Addressing his overall experience with the Viper, Savides offers, “I would advise anyone thinking of using it to test it for his specific project, just as he should any camera. My ideal would be for Thomson to come up with a modular version of the Viper with different imaging-chip sets, one set for highlights and one for the toe, just as we can choose different film stocks for different situations. There is no all-around film stock, so how can we expect a single digital camera to do everything?”  

Asked if the imperative on Zodiac was to make the digital images look “like film,” Savides replies, “That was in my mind’s eye, but I don’t know if I’m necessarily right. Should a movie look like film or like something else? It’s subjective. The Viper does give the images an almost hyper-real quality that might work for this particular film. However, I also tried to go against that look a bit because Zodiac is a period film, and the audience has some impression of what [the Seventies] looked like.” The colors, tones and designs of that period — as documented in the photography of Stephen Shore and William Eggleston — “became our bible. We specifically referenced Shore’s work from the early Seventies, which was more naturally lit. We also worked from a lot of photos in the actual Zodiac police files.  

“To my eye, the Viper’s digital images have a synthetic quality that is at odds with what we were trying to do,” Savides continues. “It’s hard to put an audience in a darkened theater and screen ‘reality’ for them, because the whole thing is a falsehood. But if you have a synthetic image like the Viper’s — which reminds me a bit of the vivid, colorful look of a cibachrome photo — you’re taken right out of the story. I wanted to give the image a patina, to remove the newness. However, that vivid, hyper-real quality may also work to bring a psychological tension to the surface, since we have these characters searching and trying to see something that’s just beyond their vision. With the Viper, the audience will see more than what they normally see in a movie — literally, the pores on people’s faces and every hair on their heads — so it may have an almost immersive effect. Your eye can search the frame as all this information, the facts of the case, come at you.”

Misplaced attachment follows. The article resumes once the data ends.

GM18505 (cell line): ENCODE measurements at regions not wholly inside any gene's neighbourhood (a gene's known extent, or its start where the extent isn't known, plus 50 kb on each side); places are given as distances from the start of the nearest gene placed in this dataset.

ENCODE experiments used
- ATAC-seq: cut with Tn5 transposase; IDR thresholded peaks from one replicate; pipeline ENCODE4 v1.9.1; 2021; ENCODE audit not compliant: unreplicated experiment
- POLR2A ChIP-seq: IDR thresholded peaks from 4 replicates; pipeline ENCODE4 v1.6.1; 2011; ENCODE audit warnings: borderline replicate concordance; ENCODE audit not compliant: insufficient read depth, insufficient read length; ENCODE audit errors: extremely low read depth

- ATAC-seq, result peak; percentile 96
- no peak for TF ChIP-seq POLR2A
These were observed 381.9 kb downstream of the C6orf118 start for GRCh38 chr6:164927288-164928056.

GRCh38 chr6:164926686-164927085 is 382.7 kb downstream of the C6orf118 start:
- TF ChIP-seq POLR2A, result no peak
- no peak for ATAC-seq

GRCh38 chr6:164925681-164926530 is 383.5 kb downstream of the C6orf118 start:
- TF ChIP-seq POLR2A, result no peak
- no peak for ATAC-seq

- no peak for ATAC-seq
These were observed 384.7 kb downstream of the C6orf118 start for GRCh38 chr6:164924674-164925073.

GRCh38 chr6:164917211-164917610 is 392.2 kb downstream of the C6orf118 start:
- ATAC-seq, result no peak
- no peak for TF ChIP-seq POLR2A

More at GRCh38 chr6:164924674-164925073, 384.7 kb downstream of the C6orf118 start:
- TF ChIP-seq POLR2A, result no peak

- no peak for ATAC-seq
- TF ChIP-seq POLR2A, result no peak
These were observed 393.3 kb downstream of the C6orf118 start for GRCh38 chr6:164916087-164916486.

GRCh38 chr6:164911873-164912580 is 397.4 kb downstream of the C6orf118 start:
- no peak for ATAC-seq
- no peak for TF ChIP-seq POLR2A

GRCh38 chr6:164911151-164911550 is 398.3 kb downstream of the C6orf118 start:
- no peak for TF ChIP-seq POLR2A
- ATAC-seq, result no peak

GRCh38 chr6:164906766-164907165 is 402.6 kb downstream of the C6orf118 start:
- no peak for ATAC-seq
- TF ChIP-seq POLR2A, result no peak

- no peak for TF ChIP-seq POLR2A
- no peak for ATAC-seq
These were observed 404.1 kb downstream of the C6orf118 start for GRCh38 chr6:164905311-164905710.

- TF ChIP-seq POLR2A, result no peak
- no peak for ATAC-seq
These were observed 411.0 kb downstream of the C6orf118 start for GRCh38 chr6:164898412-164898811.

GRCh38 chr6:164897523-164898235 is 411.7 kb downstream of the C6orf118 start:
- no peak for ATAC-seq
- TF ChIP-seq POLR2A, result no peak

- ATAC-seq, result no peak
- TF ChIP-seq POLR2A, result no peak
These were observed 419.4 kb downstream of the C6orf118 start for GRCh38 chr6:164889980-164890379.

“Harris initially thought the image looked a little ‘plastic-y,’ but I thought that helped us,” says Fincher. “The slight video effect is more synonymous with the nightly news than 35mm anamorphic is, and I liked the idea of having that patina on the faces. Also, we didn’t need to use makeup the same way; we could easily [use Shake in post to] fix microphones coming into picture; and we did hundreds of TV-monitor composites [with bluescreen]. All that stuff was easier than it would have been if we’d shot on film. I think the ‘waxiness’ Harris describes and the problems with the Viper — like having so much daylight coming into the lens that it prevented us from actually making an image — came to support what we were doing with this particular film. It feels like a news report, not a Hollywood movie.”  

In the end, says Savides, “I lit Zodiac just as I would any feature I’ve shot on film. Where the light comes from and how you model it doesn’t change because you’re using a different camera. But the sensitivity of the Viper and how you can learn to light by eye was interesting. Once I got used to it, I rarely used meters and got used to looking at the image on those high-end monitors. The shadow detail was quite good, but the [images] weren’t truly representative of what we were getting, so I had to mentally adjust for the difference based on our tests. I’d liken it to using a Hazeltine monitor to adjust printer lights — you’re not looking at a true image, but a representational one, and you have to learn how to read it to get what you want.”